WA WormBoss Worm Control Programs
WA WormBoss Drench Decision Guides
A dry season is drawing to a close, but the worm-risk is very variable across the state. Dry pastures and hot weather means little or no worm pick-up, but where there is still any green pasture, some worm-risk remains.
The main parasite issues now are making sure that lamb growth is not held back by worms, and planning end-of-year worm control to ensure sheep have low worm burdens over the dry months.
Worm control in lambs
“Summer drenches”, given as sheep go onto a crop stubble or onto pasture, once it has completely dried off, are the cornerstone of worm control well into the next year.
Lambs almost always benefit from this treatment, but a big question is: will they need a drench between weaning and summer treatments? Ideally, this will be avoided, but it should not be at the expense of lamb growth.
If the lambs were drenched some weeks or more ago, there’s a fair likelihood a drench will be needed, and a worm egg count will quickly tell the story. However, if counts suggest the need for treatment, can it wait until crop stubbles are ready or the pasture dries off? I’d suggest that if counts are lowish, say an average of 250–300 eggs per gram, the answer is probably yes.
If summer drenches are some time away, there may be no choice but to drench. However, there can be quite a difference between mobs of lambs on the same property, and checking more than one mob will show this.
If the lambs were drenched more recently, there’s a good chance they won’t need a drench until summer drenches are given. The main spoiler for this is where some green pastures survive, or if late rains occur—not that this looks likely at the moment.
A real soapbox of mine in recent years has been: make sure prime lambs don’t suffer an invisible growth check due to moderate worm burdens!
Fast-growing lambs will handle worms with little penalty, but where the feed doesn’t allow ideal growth rates, worms can take a significant toll. Cross-bred lambs, in particular, often look to be going well, but in fact, could be a couple of kilograms (kg) heavier.
Where lambs won’t be turned off for more than a couple of weeks, a wormtest is good insurance, as almost any weight gain will pay for a drench. (A note of caution: check drench withholding periods (WHP) before treatment. A few drench types likely to be effective have short Export Slaughter Intervals [ESI], but for others, it maybe 28 days or longer.)
Planning for summer-autumn worm control
Drenches given during the dry season, or as it starts, have 2 main purposes: to prevent production loss over the summer period, and to ensure worm burdens are as low as possible before the onset of the new season. Getting this right depends on drenching (provided it’s needed) at the best possible time and using a highly effective drench. Getting either of these wrong can mean a significant loss to worms in both the short and long terms.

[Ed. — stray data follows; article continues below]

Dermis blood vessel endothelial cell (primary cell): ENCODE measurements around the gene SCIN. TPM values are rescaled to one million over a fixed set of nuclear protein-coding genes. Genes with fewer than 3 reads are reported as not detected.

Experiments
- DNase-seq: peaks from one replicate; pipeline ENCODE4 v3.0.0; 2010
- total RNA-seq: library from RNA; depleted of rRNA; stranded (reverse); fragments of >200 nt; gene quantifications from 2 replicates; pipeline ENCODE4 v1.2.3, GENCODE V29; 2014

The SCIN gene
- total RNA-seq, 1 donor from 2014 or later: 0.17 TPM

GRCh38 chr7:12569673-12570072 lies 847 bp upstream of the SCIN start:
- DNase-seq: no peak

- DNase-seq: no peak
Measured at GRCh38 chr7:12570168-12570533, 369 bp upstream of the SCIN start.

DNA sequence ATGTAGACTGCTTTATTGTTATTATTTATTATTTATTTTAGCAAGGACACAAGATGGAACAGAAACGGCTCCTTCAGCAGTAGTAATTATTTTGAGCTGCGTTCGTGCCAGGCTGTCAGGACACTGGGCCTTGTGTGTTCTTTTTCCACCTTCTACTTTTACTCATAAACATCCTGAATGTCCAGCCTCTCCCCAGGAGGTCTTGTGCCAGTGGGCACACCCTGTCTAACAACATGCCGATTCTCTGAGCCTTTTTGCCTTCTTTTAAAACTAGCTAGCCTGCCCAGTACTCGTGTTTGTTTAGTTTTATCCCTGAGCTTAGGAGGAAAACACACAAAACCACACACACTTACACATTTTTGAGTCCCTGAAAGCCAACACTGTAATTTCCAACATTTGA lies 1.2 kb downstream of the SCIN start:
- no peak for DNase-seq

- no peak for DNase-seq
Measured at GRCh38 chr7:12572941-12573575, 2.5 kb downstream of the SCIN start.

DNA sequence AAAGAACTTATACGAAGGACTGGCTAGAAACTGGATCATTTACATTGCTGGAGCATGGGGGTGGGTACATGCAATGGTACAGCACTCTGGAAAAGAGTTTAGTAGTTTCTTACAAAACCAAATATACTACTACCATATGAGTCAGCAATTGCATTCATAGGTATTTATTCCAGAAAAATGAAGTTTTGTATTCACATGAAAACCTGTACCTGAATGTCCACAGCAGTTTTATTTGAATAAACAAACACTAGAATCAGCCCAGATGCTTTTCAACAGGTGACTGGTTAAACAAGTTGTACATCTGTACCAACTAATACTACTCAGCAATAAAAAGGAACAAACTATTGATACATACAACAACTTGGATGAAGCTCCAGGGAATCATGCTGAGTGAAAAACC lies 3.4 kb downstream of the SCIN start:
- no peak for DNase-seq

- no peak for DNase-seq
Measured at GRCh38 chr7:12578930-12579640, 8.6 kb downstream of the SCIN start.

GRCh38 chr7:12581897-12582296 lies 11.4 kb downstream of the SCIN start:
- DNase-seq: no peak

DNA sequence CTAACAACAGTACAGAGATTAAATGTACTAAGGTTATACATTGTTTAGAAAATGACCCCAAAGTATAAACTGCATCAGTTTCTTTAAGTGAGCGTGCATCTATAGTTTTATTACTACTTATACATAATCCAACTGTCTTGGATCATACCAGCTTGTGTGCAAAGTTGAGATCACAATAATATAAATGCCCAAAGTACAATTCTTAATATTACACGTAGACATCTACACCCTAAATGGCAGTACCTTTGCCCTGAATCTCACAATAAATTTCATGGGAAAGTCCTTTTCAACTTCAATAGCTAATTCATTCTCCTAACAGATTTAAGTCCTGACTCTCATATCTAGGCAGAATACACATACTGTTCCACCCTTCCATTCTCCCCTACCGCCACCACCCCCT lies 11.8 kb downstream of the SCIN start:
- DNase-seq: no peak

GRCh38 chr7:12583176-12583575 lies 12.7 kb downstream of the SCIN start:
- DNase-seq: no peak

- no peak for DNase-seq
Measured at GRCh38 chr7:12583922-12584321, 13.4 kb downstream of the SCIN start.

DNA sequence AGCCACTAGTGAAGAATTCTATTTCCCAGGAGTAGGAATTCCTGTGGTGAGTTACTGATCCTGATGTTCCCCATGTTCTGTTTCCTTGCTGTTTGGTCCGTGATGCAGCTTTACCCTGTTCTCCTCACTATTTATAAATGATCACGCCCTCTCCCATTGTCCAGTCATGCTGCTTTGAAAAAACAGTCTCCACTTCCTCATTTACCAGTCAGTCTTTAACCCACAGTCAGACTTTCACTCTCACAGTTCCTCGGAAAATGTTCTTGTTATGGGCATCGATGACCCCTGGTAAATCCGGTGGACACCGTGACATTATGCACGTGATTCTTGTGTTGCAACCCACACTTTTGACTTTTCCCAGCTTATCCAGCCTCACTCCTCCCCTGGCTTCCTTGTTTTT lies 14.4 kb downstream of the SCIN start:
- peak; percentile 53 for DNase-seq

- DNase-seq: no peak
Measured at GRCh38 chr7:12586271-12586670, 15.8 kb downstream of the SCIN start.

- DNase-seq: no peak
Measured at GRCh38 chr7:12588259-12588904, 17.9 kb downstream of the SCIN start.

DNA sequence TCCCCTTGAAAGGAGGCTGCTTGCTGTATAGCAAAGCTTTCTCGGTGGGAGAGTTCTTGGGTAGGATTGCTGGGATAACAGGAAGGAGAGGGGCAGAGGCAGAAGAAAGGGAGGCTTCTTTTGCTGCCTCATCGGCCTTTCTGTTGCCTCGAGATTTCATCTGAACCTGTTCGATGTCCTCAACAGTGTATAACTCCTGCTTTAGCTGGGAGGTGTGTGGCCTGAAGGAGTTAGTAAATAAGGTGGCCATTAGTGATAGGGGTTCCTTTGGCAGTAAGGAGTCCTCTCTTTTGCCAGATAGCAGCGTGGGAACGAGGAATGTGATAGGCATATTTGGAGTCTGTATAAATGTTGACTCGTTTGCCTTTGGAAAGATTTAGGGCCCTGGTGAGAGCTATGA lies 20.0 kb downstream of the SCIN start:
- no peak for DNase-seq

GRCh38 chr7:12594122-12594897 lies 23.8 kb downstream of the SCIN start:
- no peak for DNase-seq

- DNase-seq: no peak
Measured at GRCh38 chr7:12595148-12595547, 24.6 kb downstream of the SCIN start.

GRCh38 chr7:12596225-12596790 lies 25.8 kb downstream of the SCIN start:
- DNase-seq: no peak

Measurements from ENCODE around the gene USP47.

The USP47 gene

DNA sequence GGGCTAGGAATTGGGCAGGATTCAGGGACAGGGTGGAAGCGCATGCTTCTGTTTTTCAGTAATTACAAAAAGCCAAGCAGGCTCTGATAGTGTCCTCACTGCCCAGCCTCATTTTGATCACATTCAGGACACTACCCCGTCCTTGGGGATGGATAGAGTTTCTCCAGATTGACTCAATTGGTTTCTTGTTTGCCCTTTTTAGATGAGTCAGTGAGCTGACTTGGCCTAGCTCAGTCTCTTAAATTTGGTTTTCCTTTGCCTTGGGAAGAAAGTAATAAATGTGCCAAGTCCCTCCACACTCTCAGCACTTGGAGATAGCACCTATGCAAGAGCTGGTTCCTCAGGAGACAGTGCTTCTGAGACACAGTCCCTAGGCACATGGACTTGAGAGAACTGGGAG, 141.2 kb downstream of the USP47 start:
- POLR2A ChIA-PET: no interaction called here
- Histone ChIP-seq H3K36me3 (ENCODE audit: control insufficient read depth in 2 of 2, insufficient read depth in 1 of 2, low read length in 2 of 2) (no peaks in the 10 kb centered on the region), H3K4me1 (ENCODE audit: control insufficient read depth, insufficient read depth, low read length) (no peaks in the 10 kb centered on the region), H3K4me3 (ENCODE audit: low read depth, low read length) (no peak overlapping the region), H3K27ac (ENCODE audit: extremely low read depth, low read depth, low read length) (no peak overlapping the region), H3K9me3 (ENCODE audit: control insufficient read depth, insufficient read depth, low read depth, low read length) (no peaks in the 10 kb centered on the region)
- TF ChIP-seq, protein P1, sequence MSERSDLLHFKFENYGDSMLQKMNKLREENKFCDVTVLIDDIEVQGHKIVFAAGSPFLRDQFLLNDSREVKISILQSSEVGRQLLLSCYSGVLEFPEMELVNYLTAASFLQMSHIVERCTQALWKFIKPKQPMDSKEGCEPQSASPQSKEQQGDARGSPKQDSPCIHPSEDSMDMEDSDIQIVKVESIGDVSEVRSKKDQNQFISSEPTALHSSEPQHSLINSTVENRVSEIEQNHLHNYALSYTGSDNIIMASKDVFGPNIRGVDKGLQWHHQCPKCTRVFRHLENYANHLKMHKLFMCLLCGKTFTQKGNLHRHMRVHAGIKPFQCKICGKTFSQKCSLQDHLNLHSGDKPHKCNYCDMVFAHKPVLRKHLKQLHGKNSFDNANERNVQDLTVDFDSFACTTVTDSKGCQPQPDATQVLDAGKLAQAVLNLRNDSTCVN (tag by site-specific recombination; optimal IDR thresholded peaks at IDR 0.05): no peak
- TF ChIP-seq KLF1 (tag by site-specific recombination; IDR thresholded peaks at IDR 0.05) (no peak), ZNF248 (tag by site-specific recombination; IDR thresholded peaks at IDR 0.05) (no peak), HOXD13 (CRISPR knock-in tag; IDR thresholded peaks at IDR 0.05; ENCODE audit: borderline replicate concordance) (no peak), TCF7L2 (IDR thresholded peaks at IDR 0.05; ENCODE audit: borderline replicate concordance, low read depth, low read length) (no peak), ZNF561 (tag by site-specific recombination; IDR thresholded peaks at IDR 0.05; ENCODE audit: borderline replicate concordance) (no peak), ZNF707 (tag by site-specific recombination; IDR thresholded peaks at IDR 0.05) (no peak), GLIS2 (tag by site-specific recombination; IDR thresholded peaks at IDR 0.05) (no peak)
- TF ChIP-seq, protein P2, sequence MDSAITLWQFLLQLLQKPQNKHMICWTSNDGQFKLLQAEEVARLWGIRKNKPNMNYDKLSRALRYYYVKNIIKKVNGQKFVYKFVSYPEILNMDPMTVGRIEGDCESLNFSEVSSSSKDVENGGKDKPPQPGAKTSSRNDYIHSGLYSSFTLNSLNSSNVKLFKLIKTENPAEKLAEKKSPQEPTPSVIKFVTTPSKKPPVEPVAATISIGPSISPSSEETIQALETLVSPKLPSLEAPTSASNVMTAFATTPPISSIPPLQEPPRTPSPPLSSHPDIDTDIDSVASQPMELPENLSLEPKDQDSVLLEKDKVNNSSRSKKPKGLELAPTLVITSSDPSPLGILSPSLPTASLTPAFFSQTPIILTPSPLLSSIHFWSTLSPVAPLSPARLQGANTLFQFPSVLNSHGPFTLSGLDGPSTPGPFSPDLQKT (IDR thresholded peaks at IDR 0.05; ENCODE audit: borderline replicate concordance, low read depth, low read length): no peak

Lambs and hoggets: A summer drench (usually November or December) will almost always be necessary for current-year lambs (green tags), as they are at the most worm-susceptible time of their lives. Hogget-age sheep (orange tags) will also often need a summer drench, but not always, especially if from an early drop. A check of worm egg counts will sort this out.
Adult sheep: Worm burdens are generally low coming into summer, which gives an opportunity to manage drench resistance. The aim is to ensure a small portion of the worm population is not exposed to drenches in summer, so some non-resistant worms survive over summer and dilute resistant worms in the following year.
There are two main options for this, depending on what suits the property management plan. Drenches to adult sheep (mostly ewes) can either be delayed until autumn (more on this in later newsletters) or leaving some sheep undrenched.
If drenching ewes in summer or as they go onto a crop stubble, the recommendation is to leave 10–20% of the mob undrenched. Better, base the percentage on a worm egg count—if the average is less than about 100 eggs per gram, a bigger number can be left untreated. The sheep left undrenched should be in good body condition (3.5 plus), as these won’t be significantly affected by worms.
Drenches given onto the dry feed should be as close to 100% effective as possible.
It’s still not too late to test for drench effectiveness, especially if lambs are to be drenched shortly. The WormBoss website has full details of drench resistance test methods, but a drenchcheck is easily done by comparing worm egg counts before and after a drench is given, with the second lot of samples collected from sheep in the paddock.
If you do nothing else to test drenches, at least check the worm egg counts of a couple of mobs of lambs, at 10–14 days after drenching. Chances are that they will have had some worms, and unless counts are close to zero, the drench wasn’t good enough. If this is the case, talk to an adviser to decide on the most appropriate drench choice, and when re-treatment should be given.
Barber’s pole worm
We usually see a few cases of barber’s pole disease in lambs late in the year in the higher rainfall parts of the state. The risk is probably lower this year due to the dry season, but it can never be discounted—especially if there are showers of rain before the pasture really dries off.
Worm egg counts every few weeks are a wise precaution against this unwanted visitor, and also check that other worms are under control. If the environment suits barber’s pole worm, which needs warm-weather moisture above all else, there’ll be a high risk of other worms as well.